Omega Puts Watch Instruction Manuals On YouTube

Omega Puts Watch Instruction Manuals On YouTube

For years I have complained that even high-end watches don't come with instruction manuals. That isn't universally the rule, but it is the norm. While that isn't likely to change, brands like Omega are taking the logical next step by creating video instruction manuals and putting them online for everyone to see.

Pretty recently (as in a day before this article was written) Omega created a new section of their YouTube channel called "Omega Video Manuals" (as a playlist). The playlist currently contains 25 videos on how to use most of their watches as indicated by movement (calibre) as well as model. The videos contain instructional animations on the basics of using an Omega watch. No doubt they are mostly for beginners, but those basics are necessary for a lot of people new to mechanical watches.

Retailers tell me that the majority of service requests and calls are for extremely basic issues or fundamental misunderstandings of how mechanical watches operate. That means customers complain that their automatic watches stop after sitting on a dresser for a few days or they think it needs a new battery. Another major issue is when people don't understand that their watch has a screw-down crown - which can lead to some severe frustration.

Right now the Omega Video Manuals section has instructions for Speedmaster, Seamaster, Constellation, and De Ville watch collections. More will come in the future for sure. The videos provide watch operation instructions that will cover all of the basics. Though more advanced needs will require additional advice. Omega knows that by hosting these videos on YouTube they will reach all the people searching Google for help on using their products. This will reach much more people than by simply hosting the videos on the Omega website. This is another excellent way brands can use the internet for customer service needs, as well as to gain trust and goodwill with existing and prospective customers.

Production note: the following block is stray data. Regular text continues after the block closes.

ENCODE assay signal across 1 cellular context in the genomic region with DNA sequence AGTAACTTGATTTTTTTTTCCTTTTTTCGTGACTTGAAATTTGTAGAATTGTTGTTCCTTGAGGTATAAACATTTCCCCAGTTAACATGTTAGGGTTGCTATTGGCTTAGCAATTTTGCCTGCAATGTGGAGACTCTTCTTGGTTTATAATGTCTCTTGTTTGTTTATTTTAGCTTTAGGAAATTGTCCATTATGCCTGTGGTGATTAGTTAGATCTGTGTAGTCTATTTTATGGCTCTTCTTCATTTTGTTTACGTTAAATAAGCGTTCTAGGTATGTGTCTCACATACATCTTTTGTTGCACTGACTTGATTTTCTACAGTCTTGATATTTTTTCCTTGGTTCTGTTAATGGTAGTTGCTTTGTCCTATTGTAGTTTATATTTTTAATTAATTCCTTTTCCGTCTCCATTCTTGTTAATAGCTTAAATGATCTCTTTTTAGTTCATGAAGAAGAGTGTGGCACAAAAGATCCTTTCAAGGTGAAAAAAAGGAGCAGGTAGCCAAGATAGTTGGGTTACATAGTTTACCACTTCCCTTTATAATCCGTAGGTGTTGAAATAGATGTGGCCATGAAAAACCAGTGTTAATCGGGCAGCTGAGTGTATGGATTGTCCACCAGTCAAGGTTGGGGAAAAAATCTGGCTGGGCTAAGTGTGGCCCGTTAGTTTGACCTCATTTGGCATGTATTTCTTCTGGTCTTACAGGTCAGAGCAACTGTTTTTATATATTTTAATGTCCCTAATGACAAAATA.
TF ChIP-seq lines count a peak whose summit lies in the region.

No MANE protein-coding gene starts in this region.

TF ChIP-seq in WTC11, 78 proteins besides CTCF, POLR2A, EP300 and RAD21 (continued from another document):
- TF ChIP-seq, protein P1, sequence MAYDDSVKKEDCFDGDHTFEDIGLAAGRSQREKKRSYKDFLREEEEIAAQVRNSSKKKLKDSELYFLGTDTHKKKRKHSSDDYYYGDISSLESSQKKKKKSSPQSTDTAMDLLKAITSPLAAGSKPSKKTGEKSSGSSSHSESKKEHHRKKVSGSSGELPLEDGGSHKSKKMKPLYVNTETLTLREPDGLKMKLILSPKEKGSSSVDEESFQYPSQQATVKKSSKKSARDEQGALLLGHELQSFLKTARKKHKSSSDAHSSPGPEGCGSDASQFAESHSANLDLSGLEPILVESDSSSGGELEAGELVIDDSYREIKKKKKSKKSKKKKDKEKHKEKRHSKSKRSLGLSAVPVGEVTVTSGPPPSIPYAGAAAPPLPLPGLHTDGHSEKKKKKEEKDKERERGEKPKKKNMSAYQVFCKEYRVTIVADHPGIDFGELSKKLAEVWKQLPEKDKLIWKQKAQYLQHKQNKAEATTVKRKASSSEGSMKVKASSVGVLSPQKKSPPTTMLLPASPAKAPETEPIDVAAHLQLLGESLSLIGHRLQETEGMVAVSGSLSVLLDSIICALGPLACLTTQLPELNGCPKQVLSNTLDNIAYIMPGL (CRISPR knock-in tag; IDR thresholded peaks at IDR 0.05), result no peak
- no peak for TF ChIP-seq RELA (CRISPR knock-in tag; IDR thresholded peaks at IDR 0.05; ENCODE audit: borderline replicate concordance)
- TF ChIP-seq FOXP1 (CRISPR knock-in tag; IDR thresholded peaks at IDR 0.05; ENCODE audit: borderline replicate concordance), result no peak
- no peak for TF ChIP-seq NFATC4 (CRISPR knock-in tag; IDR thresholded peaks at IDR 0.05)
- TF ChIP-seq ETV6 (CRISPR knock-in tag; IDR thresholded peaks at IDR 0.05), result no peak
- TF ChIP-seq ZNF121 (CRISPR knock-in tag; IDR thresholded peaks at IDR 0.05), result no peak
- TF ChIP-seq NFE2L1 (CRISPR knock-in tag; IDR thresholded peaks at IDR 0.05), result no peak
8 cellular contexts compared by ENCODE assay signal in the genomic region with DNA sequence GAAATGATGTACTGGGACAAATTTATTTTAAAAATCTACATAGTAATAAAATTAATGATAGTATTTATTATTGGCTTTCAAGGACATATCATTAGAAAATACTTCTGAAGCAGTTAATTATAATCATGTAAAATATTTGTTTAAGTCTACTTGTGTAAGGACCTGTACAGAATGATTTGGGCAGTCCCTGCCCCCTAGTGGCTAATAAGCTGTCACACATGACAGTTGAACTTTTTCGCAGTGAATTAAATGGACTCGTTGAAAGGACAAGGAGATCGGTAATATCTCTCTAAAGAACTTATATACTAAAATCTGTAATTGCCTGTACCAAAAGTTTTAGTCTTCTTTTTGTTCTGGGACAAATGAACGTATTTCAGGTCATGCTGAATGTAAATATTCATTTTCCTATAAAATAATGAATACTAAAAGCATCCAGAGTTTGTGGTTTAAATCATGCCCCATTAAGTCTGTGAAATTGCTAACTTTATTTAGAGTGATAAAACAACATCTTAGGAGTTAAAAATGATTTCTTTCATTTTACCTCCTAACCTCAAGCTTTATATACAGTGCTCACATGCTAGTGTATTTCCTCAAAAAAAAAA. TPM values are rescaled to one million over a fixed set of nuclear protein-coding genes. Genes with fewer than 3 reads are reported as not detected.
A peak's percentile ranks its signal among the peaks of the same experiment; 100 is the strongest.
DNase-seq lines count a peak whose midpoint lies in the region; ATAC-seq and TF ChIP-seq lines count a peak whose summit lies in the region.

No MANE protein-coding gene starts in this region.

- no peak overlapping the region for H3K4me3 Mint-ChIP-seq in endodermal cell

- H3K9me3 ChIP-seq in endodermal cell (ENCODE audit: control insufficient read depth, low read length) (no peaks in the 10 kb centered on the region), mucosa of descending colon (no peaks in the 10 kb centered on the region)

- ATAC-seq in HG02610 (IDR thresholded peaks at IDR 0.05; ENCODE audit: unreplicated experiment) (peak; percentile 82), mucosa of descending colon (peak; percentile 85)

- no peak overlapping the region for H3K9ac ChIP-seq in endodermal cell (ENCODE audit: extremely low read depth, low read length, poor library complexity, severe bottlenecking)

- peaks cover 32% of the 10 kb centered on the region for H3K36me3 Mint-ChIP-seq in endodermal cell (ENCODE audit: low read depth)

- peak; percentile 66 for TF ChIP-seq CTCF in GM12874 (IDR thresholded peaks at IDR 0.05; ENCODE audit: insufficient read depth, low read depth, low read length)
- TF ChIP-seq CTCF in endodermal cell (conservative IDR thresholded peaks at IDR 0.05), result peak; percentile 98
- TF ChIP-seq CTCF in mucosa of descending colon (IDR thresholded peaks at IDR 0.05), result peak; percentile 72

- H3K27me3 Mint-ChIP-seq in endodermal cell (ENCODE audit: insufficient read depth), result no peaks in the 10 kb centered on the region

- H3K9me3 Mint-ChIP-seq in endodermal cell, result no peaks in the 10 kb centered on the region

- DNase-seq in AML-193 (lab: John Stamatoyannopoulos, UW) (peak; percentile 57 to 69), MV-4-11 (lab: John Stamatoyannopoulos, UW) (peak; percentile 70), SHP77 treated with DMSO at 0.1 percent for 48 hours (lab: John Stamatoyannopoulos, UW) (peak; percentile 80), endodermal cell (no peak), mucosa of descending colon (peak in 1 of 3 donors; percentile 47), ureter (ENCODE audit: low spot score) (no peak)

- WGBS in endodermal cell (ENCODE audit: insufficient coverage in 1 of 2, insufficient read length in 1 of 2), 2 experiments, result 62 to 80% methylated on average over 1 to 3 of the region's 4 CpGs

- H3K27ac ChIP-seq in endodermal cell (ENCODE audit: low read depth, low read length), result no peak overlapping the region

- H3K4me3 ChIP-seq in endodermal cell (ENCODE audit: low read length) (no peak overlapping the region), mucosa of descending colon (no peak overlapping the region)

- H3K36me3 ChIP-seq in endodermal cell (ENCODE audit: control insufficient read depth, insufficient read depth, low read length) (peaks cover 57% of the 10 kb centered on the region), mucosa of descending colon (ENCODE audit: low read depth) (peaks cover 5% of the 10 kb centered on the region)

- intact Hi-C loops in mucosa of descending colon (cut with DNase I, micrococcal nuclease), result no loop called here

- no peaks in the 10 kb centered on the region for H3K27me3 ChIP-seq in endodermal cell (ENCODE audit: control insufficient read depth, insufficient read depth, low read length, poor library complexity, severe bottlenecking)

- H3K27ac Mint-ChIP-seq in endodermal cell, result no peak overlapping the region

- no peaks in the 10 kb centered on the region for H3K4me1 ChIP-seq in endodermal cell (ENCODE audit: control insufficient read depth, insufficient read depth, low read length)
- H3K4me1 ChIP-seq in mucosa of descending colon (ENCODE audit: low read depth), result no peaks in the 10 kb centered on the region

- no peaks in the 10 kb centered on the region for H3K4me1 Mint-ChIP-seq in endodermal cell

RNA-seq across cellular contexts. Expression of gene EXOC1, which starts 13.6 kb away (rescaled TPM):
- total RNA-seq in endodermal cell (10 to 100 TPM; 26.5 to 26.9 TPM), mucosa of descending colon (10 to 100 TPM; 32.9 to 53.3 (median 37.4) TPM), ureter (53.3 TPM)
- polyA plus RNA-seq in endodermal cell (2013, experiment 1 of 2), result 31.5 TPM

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  • Ulysses31

    It’s baffling that someone who could afford an Omega wouldn’t even know that it needed regular winding O_O.  Still, it can only be a good thing to make this information available to the masses.

    • star42

      Ulysses31  You are making the assumption that every person who purchase these watches are doing so with a deep love and fascination for mechanical timepieces. I have more than a few personal experiences with folks who does not even know what the heck they are buying, besides that it is expensive, or the sales person recommended it.

      • Ulysses31

        star42 Ulysses31 Oh, I don’t doubt it.  I just find it strange that there would be so many people like that.  One might hope that natural curiosity would lead them to a deeper understanding of the timepiece, but some people just want a status symbol and nothing more.

  • DG Cayse

    A obvious, albeit perhaps unpopular, conclusion from this is poor salesmanship by the retailer. A good salesperson would take the time to make certain that the customer understands at least the basic operating procedure for their purchase.
    This would not, of course, apply to online purchases.
    Having said the above, I do applaud companies that put easy to understand operating instructions on their websites.
    Case in point – Just yesterday morning I was approached by the friend of a neighbor regarding his new Casio Protrek watch. It seems he really didn’t have much f a clue about the operation methods of this intricate bit of hardware. Thankfully, due to a post here(I think it was the Christmas Gift Buying thread, I had seen the Protrek site and noticed the sidebar which contains the instructions for model operations. So I was able to refer the gentleman there. I do hope Mandarin is available there as this is his language….lol
    So kudos for manufacturers making these needed operating instructions available.
    (another reason to like 3 handed watches)